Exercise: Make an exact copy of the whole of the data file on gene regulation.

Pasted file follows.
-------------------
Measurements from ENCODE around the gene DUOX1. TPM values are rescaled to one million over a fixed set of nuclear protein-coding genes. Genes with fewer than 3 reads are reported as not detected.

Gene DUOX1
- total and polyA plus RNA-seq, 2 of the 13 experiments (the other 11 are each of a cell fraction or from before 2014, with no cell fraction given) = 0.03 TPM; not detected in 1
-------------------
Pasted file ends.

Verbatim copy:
Measurements from ENCODE around the gene DUOX1. TPM values are rescaled to one million over a fixed set of nuclear protein-coding genes. Genes with fewer than 3 reads are reported as not detected.

Gene DUOX1
- total and polyA plus RNA-seq, 2 of the 13 experiments (the other 11 are each of a cell fraction or from before 2014, with no cell fraction given) = 0.03 TPM; not detected in 1